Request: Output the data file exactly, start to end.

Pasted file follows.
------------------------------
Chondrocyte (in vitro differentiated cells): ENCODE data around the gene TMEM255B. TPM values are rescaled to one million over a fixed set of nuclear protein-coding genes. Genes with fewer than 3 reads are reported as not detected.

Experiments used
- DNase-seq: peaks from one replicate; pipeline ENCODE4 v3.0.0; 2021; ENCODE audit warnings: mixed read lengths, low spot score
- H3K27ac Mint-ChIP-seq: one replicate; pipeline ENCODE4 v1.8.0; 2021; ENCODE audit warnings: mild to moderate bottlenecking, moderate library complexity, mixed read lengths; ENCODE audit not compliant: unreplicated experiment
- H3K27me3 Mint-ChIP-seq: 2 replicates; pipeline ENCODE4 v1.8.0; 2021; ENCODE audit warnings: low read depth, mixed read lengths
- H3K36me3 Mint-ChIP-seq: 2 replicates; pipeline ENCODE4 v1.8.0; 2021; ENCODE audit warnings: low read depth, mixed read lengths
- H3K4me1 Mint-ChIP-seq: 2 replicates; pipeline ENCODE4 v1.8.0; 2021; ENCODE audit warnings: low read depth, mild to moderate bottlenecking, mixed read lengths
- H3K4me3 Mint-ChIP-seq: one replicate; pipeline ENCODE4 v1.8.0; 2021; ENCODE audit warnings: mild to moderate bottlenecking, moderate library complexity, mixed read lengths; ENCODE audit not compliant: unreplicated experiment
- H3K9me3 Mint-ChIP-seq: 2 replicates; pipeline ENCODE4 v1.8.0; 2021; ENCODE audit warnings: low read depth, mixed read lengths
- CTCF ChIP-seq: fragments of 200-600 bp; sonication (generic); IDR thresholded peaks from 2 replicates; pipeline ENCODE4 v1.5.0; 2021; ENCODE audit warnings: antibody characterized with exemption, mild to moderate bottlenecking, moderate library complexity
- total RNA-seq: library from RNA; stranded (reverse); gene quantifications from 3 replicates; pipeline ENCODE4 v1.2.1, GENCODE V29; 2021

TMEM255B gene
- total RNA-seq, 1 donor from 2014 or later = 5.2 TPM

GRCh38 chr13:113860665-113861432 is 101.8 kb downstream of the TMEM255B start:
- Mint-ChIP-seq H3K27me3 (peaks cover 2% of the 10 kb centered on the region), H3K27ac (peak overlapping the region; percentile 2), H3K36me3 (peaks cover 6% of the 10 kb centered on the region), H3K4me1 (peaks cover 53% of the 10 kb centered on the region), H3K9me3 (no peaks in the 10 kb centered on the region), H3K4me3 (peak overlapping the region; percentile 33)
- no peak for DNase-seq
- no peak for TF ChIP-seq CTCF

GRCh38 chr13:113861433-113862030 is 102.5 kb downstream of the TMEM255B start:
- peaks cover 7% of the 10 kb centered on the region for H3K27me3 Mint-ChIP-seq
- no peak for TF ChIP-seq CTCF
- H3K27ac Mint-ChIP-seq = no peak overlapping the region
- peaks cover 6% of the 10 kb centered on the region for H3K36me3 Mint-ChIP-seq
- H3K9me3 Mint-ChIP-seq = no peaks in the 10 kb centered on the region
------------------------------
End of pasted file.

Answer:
Chondrocyte (in vitro differentiated cells): ENCODE data around the gene TMEM255B. TPM values are rescaled to one million over a fixed set of nuclear protein-coding genes. Genes with fewer than 3 reads are reported as not detected.

Experiments used
- DNase-seq: peaks from one replicate; pipeline ENCODE4 v3.0.0; 2021; ENCODE audit warnings: mixed read lengths, low spot score
- H3K27ac Mint-ChIP-seq: one replicate; pipeline ENCODE4 v1.8.0; 2021; ENCODE audit warnings: mild to moderate bottlenecking, moderate library complexity, mixed read lengths; ENCODE audit not compliant: unreplicated experiment
- H3K27me3 Mint-ChIP-seq: 2 replicates; pipeline ENCODE4 v1.8.0; 2021; ENCODE audit warnings: low read depth, mixed read lengths
- H3K36me3 Mint-ChIP-seq: 2 replicates; pipeline ENCODE4 v1.8.0; 2021; ENCODE audit warnings: low read depth, mixed read lengths
- H3K4me1 Mint-ChIP-seq: 2 replicates; pipeline ENCODE4 v1.8.0; 2021; ENCODE audit warnings: low read depth, mild to moderate bottlenecking, mixed read lengths
- H3K4me3 Mint-ChIP-seq: one replicate; pipeline ENCODE4 v1.8.0; 2021; ENCODE audit warnings: mild to moderate bottlenecking, moderate library complexity, mixed read lengths; ENCODE audit not compliant: unreplicated experiment
- H3K9me3 Mint-ChIP-seq: 2 replicates; pipeline ENCODE4 v1.8.0; 2021; ENCODE audit warnings: low read depth, mixed read lengths
- CTCF ChIP-seq: fragments of 200-600 bp; sonication (generic); IDR thresholded peaks from 2 replicates; pipeline ENCODE4 v1.5.0; 2021; ENCODE audit warnings: antibody characterized with exemption, mild to moderate bottlenecking, moderate library complexity
- total RNA-seq: library from RNA; stranded (reverse); gene quantifications from 3 replicates; pipeline ENCODE4 v1.2.1, GENCODE V29; 2021

TMEM255B gene
- total RNA-seq, 1 donor from 2014 or later = 5.2 TPM

GRCh38 chr13:113860665-113861432 is 101.8 kb downstream of the TMEM255B start:
- Mint-ChIP-seq H3K27me3 (peaks cover 2% of the 10 kb centered on the region), H3K27ac (peak overlapping the region; percentile 2), H3K36me3 (peaks cover 6% of the 10 kb centered on the region), H3K4me1 (peaks cover 53% of the 10 kb centered on the region), H3K9me3 (no peaks in the 10 kb centered on the region), H3K4me3 (peak overlapping the region; percentile 33)
- no peak for DNase-seq
- no peak for TF ChIP-seq CTCF

GRCh38 chr13:113861433-113862030 is 102.5 kb downstream of the TMEM255B start:
- peaks cover 7% of the 10 kb centered on the region for H3K27me3 Mint-ChIP-seq
- no peak for TF ChIP-seq CTCF
- H3K27ac Mint-ChIP-seq = no peak overlapping the region
- peaks cover 6% of the 10 kb centered on the region for H3K36me3 Mint-ChIP-seq
- H3K9me3 Mint-ChIP-seq = no peaks in the 10 kb centered on the region